• The Nights Of Akhenaton by Agnes Nemes Nagy

    Ágnes Nemes Nagy was one of Europe’s greatest 20th-century poets. A Hungarian, she lived and wrote through the War, its aftermath, and the subsequent Communist takeover, dying in 1991. Monumental is a word often used to describe her work. It’s not that her poems in The Nights of Akhenaton are long or unwieldy, but that […]

  • Incognita by William Congreve (1692)

    William Congreve is best remembered as a playwright and the author of The Way of The World. Born in 1670 in England, his father’s military career meant that William grew up in Ireland, where he studied alongside friend and fellow writer, Jonathan Swift. Initially set on a law career, Congreve gave it up for writing. […]

  • The Wall by Jean-Paul Sartre (1939)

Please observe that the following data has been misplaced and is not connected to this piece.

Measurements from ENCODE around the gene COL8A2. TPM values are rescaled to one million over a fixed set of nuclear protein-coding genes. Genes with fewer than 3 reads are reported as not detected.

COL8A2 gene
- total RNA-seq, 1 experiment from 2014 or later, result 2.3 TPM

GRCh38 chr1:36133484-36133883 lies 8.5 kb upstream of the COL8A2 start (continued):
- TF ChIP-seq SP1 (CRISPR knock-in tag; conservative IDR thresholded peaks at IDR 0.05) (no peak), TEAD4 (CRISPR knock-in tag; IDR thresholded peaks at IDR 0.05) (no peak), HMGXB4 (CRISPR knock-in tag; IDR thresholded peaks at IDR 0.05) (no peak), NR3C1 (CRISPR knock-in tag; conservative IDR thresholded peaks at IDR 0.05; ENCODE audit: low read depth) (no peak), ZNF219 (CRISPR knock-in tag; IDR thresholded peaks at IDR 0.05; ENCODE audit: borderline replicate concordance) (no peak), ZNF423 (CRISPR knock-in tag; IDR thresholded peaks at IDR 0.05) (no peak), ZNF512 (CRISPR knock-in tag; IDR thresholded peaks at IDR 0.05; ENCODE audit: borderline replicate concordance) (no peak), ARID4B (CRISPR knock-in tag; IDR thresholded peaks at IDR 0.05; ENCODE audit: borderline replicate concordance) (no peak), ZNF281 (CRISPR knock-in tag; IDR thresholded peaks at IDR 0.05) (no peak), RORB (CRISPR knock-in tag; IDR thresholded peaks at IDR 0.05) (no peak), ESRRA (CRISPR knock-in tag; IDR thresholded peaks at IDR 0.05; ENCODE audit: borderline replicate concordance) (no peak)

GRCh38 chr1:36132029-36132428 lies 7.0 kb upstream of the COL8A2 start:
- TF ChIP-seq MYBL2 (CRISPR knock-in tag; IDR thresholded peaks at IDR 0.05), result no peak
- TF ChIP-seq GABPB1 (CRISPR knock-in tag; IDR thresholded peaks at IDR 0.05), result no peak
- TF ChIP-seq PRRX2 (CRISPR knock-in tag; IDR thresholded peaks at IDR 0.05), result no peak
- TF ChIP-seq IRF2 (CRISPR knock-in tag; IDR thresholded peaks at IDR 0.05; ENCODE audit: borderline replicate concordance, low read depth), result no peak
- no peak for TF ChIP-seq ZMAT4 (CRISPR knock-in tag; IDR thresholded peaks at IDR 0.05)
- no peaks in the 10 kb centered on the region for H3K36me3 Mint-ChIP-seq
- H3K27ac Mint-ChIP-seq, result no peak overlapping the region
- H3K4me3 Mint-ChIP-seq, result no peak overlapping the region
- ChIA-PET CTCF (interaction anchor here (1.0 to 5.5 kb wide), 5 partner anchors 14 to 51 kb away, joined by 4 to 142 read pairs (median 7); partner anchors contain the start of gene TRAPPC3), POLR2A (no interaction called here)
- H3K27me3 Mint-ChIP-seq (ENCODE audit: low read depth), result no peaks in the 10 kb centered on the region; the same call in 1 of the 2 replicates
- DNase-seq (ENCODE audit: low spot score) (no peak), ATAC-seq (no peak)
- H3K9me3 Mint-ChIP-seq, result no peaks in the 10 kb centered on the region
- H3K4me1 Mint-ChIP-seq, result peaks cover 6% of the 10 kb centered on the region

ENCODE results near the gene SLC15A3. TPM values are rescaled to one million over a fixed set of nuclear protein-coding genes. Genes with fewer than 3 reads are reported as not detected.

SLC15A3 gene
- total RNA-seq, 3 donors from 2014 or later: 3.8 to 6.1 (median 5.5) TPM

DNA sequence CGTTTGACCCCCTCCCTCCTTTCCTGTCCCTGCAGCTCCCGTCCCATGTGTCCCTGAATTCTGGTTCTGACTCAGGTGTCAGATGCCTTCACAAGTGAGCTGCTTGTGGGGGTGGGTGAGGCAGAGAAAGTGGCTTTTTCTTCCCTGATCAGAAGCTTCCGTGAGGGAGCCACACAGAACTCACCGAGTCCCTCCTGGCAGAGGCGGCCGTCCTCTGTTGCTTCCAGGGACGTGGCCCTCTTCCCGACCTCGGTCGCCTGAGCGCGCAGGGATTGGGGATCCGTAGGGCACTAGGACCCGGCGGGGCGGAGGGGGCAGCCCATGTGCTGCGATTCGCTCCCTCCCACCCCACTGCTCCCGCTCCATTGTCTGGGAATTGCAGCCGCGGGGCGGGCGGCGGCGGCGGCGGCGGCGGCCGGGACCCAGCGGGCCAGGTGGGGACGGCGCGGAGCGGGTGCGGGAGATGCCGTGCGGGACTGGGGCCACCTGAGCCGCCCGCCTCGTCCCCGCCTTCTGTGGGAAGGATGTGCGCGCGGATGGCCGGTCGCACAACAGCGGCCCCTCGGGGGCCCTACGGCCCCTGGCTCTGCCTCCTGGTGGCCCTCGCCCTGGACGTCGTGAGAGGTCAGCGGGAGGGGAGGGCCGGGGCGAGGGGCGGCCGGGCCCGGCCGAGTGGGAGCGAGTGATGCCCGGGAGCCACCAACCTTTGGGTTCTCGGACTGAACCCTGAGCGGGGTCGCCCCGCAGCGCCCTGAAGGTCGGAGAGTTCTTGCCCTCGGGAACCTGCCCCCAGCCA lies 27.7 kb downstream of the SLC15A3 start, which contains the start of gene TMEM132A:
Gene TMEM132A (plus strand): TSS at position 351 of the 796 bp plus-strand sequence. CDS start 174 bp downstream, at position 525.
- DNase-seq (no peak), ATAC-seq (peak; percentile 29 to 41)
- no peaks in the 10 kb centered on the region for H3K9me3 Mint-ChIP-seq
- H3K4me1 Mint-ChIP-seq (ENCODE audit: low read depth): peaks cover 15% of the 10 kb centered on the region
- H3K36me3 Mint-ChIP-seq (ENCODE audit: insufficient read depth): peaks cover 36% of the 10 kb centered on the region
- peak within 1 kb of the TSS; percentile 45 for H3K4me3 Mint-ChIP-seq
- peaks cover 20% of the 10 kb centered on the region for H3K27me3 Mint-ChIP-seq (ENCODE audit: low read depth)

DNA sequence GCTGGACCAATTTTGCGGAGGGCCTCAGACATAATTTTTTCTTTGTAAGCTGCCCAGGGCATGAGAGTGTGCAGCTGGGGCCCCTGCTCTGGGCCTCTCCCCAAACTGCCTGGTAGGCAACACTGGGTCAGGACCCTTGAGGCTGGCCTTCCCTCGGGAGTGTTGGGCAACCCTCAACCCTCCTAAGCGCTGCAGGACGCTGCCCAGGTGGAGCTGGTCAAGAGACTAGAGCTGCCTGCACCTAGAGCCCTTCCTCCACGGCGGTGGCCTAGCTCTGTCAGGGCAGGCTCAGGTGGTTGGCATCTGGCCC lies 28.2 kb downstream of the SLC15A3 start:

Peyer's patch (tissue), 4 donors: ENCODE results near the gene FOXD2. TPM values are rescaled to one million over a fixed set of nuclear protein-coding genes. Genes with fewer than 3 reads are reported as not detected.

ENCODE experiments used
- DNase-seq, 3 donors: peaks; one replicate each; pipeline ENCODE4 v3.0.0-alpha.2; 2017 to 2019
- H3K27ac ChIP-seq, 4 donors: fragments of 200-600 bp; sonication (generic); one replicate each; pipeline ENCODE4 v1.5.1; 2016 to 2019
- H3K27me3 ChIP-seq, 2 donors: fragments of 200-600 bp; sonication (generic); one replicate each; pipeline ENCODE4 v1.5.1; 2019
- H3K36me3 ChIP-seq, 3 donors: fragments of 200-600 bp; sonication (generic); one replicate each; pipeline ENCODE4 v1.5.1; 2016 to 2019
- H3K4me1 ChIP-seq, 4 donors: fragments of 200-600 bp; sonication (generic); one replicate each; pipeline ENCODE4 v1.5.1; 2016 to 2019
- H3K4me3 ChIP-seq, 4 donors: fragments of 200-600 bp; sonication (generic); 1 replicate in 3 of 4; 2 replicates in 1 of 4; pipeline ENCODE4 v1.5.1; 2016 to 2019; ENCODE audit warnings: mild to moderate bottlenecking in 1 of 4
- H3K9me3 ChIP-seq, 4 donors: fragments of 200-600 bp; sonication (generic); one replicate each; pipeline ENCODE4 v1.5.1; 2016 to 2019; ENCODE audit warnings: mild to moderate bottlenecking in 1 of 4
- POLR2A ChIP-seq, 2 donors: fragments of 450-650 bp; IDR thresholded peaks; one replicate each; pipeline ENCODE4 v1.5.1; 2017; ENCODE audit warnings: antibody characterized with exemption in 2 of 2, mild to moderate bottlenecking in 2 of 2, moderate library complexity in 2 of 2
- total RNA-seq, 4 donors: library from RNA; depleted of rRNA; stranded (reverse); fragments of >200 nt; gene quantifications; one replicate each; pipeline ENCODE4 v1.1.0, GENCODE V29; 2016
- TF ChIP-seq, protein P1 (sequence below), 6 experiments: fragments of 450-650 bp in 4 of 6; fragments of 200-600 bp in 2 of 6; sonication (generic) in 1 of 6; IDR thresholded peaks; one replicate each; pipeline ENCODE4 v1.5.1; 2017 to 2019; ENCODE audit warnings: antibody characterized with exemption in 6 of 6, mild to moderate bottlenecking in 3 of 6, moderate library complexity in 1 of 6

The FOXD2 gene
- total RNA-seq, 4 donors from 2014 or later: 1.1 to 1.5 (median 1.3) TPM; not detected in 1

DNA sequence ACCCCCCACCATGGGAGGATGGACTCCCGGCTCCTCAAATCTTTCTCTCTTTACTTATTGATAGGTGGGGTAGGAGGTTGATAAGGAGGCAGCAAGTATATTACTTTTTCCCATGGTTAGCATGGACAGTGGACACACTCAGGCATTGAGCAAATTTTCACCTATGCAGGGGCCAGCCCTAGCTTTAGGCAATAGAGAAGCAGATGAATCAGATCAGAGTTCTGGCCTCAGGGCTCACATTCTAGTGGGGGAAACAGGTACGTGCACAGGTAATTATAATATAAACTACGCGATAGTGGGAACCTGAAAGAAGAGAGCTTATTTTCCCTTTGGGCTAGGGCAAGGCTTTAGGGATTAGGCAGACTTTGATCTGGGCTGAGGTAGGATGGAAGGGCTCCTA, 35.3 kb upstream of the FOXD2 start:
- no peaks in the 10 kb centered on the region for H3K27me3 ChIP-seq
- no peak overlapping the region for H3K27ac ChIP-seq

This review of The Wall by Jean-Paul Sartre contains some spoilers. Jean-Paul Sartre was a French philosopher, existentialist, Marxist, playwright and critic. But he was also a fiction writer, his most famous and best novel being Nausea, published in 1938. That was his first novel. The short story collection, The Wall, came out the following […]

  • Orson Welles Versus the Hollywood Studios – Clinton Heylin

    Orson Welles was one of the great cinematic figures of the 20th century. His first film Citizen Kane would be a financial flop, but a critical success. Now, generally regarded as one of the greatest films ever made, it’s certainly one of the most innovative. But instead of reaping the creative rewards of his masterpiece, […]